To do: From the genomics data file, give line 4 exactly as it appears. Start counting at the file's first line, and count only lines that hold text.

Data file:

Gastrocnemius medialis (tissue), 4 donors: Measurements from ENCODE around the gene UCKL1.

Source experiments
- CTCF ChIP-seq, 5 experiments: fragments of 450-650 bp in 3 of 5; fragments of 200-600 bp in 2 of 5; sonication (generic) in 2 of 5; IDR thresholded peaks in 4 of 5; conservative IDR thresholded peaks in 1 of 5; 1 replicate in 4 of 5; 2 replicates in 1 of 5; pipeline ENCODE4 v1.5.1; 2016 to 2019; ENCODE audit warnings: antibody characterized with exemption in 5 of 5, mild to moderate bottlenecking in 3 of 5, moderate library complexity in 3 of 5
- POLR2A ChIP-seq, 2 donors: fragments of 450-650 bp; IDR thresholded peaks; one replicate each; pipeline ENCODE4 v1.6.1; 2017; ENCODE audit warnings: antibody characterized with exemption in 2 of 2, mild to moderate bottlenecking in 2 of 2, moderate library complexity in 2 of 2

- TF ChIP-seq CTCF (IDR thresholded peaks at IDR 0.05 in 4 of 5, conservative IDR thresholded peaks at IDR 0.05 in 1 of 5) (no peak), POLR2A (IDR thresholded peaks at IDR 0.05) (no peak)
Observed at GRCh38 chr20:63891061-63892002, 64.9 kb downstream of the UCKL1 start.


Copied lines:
- POLR2A ChIP-seq, 2 donors: fragments of 450-650 bp; IDR thresholded peaks; one replicate each; pipeline ENCODE4 v1.6.1; 2017; ENCODE audit warnings: antibody characterized with exemption in 2 of 2, mild to moderate bottlenecking in 2 of 2, moderate library complexity in 2 of 2